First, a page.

There could be a new Prime Minister of this country in February. That seemed the only logical conclusion to draw from Tony Blair's press conference yesterday as he acknowledged that he would be using up all of his remaining authority to secure the passage of legislation to introduce annual tuition fees of up to £3,000 per student.
The fact that the second reading of the Bill to give effect to these proposals has been delayed until the end of January suggests that the advice Mr Blair has received from his whips' office is that at present he has no chance of winning the vote. But this, as the centrepiece Bill of the Queen's Speech, would normally be published by now and given a second reading next week.
Quite what is going to occur over the Christmas recess to change Labour MPs' minds remains obscure. In a crisp, almost impatient performance Mr Blair seemed unwilling to yield to any amendment to the general principle behind the measure, and he was adamant that there would be few, if any, concessions to buy off truculent backbenchers. But prime ministers play this game of invoking the sense of their own righteousness and ability to persuade at their peril. As things stand, Mr Blair is walking into a political crisis that will dwarf anything faced by Margaret Thatcher over the poll tax.
The crucial difference between this rebellion and any of those faced by previous administrations is that the proposed legislation is not backed by any manifesto commitment. Indeed, Labour MPs specifically campaigned on a promise that there would be no top-up fees - "we have legislated to prevent them". So in the view of the average backbencher Mr Blair is forcing through a measure that is directly contrary to the pledges given on the doorstep.
Even the poll tax was introduced with the legitimacy of a manifesto commitment at the 1987 general election. Tory whips were able to burn off recalcitrant MPs by reminding them that this was a flagship promise on which they had been elected. Sir Patrick Cormack and Sir George Young had specifically told their electors that, if elected, they would oppose the poll tax, but the majority of Tory MPs were prey to the argument of the mandate.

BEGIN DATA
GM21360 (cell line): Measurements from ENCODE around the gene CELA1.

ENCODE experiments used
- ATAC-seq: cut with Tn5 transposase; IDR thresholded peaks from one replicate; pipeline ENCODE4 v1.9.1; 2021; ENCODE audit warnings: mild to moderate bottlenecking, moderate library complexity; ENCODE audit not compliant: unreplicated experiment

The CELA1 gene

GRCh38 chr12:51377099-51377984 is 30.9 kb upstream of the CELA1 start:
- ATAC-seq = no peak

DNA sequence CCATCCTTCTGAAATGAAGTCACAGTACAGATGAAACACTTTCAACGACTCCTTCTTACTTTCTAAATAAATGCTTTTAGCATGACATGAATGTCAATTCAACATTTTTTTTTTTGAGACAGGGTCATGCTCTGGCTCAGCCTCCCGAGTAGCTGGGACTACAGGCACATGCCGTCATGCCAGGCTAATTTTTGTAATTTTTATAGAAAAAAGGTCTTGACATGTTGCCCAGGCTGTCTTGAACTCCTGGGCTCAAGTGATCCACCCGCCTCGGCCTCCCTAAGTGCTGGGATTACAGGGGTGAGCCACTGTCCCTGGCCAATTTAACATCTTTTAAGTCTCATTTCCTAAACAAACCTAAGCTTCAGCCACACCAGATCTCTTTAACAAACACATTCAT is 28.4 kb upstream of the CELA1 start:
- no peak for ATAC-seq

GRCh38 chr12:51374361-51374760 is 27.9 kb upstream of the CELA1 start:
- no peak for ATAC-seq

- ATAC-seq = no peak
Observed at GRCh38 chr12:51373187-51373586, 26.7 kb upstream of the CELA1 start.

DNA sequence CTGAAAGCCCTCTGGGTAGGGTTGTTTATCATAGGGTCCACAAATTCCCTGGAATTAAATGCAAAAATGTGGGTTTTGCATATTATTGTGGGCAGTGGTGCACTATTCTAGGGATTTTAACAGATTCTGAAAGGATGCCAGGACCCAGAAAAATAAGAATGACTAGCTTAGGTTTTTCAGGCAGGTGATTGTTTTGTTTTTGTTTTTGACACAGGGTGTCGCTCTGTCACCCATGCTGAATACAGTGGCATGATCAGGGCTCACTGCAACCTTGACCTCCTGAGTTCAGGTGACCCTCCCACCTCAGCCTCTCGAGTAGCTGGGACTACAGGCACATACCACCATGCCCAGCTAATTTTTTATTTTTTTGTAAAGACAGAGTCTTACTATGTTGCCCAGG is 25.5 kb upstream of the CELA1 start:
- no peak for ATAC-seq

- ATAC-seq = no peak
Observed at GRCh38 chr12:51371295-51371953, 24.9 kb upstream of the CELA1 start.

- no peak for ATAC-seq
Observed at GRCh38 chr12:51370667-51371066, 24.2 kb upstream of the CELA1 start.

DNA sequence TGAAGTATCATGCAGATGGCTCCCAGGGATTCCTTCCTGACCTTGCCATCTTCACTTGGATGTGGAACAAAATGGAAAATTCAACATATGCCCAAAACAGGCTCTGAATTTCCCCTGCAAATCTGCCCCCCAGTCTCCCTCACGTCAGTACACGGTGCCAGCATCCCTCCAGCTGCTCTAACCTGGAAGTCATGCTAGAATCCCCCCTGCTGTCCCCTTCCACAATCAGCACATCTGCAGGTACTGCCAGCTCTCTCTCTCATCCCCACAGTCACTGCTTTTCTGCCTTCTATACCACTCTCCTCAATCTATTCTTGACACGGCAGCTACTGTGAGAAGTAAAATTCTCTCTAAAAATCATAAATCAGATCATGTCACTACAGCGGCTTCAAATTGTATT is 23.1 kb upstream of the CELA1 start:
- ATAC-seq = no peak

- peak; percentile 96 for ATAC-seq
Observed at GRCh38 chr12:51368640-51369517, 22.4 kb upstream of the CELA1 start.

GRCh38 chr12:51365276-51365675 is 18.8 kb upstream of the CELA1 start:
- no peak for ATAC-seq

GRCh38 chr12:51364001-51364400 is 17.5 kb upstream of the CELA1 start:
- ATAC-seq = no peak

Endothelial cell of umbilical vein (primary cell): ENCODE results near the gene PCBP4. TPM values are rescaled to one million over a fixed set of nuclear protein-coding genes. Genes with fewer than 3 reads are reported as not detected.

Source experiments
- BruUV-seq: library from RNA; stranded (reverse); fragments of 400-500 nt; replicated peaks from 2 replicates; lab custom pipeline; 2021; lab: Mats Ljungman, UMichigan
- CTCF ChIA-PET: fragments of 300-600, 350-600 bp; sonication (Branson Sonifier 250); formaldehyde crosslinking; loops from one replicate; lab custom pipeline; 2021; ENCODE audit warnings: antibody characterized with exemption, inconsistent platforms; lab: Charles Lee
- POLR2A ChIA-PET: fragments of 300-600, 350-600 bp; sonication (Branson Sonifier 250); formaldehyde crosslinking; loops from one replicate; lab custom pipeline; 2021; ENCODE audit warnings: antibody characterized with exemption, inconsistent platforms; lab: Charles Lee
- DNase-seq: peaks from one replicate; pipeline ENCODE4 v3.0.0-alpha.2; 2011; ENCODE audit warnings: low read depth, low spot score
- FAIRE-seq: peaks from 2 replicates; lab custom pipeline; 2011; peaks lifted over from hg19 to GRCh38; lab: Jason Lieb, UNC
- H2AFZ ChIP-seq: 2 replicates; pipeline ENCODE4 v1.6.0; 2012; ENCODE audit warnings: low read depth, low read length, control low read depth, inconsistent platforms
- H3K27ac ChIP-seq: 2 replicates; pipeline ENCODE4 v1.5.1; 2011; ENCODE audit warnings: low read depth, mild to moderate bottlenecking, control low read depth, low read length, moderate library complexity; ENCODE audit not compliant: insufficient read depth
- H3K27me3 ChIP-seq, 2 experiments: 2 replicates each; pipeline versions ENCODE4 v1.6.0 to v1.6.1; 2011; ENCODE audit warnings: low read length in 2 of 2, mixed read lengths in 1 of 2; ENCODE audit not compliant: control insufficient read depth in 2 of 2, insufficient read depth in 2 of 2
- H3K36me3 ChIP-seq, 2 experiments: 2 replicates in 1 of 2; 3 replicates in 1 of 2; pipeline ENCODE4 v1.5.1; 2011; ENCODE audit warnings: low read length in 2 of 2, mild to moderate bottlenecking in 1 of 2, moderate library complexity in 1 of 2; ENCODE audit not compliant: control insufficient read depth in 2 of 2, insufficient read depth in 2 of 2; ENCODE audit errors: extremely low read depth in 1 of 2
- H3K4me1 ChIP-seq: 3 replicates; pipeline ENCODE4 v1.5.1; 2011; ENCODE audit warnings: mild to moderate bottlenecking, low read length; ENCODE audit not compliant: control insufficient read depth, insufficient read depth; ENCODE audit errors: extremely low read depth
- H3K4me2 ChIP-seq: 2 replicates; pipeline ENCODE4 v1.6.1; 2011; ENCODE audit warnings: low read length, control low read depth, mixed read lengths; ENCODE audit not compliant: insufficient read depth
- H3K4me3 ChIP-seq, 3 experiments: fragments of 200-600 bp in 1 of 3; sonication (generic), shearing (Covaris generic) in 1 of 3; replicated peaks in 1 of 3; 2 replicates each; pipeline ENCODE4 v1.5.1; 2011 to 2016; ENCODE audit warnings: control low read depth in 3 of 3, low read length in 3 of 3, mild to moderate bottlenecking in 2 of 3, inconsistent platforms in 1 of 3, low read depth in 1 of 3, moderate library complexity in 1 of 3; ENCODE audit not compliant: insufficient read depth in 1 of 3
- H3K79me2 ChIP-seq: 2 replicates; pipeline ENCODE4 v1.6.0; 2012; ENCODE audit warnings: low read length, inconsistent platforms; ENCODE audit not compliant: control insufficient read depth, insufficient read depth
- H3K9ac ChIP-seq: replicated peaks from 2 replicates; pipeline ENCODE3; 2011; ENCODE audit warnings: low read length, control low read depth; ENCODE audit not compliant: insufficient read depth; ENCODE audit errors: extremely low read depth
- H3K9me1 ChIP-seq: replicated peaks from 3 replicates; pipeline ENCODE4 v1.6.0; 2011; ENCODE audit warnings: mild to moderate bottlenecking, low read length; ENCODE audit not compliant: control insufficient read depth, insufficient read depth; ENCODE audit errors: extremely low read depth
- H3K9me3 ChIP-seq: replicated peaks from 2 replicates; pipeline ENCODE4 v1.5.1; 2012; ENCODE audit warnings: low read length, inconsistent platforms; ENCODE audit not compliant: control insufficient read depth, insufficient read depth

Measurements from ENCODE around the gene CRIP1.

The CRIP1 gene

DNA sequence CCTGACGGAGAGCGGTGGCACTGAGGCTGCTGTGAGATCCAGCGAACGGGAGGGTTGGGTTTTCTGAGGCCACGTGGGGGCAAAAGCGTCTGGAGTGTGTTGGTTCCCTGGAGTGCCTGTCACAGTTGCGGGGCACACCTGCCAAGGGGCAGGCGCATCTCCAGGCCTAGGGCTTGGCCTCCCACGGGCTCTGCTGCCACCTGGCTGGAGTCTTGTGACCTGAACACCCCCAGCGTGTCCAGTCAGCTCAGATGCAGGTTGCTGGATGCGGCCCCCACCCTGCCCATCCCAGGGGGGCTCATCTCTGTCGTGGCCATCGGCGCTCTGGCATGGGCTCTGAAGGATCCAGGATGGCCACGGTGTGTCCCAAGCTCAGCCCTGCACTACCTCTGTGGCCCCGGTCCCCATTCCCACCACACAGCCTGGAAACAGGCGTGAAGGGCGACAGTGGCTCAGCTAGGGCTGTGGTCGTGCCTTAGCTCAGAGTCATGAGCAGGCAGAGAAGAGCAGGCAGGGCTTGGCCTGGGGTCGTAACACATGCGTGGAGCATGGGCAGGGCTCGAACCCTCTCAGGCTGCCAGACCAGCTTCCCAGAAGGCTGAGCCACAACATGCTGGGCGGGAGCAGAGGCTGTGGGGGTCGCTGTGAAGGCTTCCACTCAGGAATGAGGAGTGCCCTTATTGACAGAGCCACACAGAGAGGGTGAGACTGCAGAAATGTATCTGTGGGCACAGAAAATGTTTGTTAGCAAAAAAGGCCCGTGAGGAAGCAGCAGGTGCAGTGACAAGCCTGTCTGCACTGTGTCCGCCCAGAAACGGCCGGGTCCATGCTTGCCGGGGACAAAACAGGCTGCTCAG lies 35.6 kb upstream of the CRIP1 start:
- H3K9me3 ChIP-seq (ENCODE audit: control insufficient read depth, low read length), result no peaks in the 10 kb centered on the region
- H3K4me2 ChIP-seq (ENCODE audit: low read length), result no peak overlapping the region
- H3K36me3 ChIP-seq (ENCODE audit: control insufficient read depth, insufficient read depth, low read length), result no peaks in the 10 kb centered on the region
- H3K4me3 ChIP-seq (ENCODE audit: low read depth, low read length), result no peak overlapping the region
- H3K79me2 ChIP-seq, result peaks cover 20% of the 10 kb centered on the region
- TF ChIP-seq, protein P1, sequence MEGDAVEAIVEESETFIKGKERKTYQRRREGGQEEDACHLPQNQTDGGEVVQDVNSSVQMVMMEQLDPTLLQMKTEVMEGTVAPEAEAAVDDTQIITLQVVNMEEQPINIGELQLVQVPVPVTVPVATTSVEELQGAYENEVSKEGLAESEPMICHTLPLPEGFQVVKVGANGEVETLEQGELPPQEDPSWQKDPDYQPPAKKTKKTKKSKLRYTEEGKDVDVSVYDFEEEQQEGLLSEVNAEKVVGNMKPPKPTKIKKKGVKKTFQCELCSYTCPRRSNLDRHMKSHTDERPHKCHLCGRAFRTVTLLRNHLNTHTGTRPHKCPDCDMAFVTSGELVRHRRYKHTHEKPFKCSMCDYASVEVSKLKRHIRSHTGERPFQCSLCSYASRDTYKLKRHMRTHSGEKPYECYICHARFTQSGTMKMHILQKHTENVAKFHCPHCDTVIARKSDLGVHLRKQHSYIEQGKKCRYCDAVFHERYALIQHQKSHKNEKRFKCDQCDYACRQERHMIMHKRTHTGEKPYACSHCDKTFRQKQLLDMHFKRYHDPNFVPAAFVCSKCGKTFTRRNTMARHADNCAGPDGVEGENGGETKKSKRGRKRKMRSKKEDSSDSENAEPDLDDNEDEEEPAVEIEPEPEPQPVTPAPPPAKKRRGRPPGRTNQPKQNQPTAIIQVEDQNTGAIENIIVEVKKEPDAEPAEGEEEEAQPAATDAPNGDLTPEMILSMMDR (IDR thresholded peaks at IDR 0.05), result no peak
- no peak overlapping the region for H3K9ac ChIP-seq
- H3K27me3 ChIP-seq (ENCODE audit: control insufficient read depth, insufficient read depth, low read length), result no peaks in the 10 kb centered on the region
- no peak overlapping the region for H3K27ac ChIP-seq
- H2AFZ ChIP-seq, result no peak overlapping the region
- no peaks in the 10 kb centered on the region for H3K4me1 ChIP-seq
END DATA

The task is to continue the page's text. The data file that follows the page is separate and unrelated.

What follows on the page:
As Mr Blair cannot appeal to the argument of the mandate, Labour MPs will correctly argue that it is he who is being disloyal to the Government's promised programme. There are absolutely no arguments, other than "the Tories might win the vote", which government whips can deploy to change the minds of most backbench MPs.
The most that might happen is that the salary threshold at which graduates start paying back their loans could be increased - perhaps to £20,000. But, ironically, by delaying the vote on the basis that such a concession may buy off enough MPs, Mr Blair will give even more incentive for backbenchers to be influenced by the avalanche of mail that they are continuing to receive on this issue.
In 1985, the then Education Minister, Sir Keith Joseph, suggested that there might be a slight increase in the amount contributed by parents towards the maintenance grants. But even this mild proposal was met by a massive wave of protests from backbench Tory MPs. I still shiver at the prospect of reliving the events in Committee Room 14 when backbenchers shouted Sir Keith down. The proposal was not even submitted to the Commons. What drove MPs' anger was the sheer volume of correspondence from constituents, which gummed up the works of their secretaries.
I cannot begin to imagine the hostile reception Labour MPs will be receiving in the post from middle-class voters and from their constituency Labour parties. Unlike the votes on Iraq and the health service reforms, this proposal costs voters directly - in their pockets. So when a whip ear-bashes an MP about loyalty and division lobby defeat, the MP is likely to respond by saying, "I am trying to save my seat - and if I lose, Mr Blair will be out of office anyway."
The Government argues that the burden will fall on graduates when they can afford to repay the loan. But it does not understand that, generally speaking, it will be the parents - current parents of schoolchildren - who will be the most vociferous in their letter-writing and in their determination to wreak retribution on Labour MPs at the polls. The middle classes have a horror of their children starting life in debt.
The Tory opposition, rightly, maintains its opposition to the measure - and not just on opportunistic grounds. True, Robert Jackson, Michael Portillo and the former education minister Lord Baker are sympathetic to the Government. But the rest of the party is united against the Government's target of 50 per cent of school-leavers going to university. The massive expansion of the higher education sector has led to the creation of some universities that are unworthy of the name and have drop-out rates of up to 40 per cent.
If it were not for Mr Blair's parliamentary majority he would be forced to seek an alternative approach. And if the Government had a majority of 50 or less, the Prime Minister would probably not have cabinet support. But even the present majority of 163 may not be enough to save the legislation - or him.Reuse content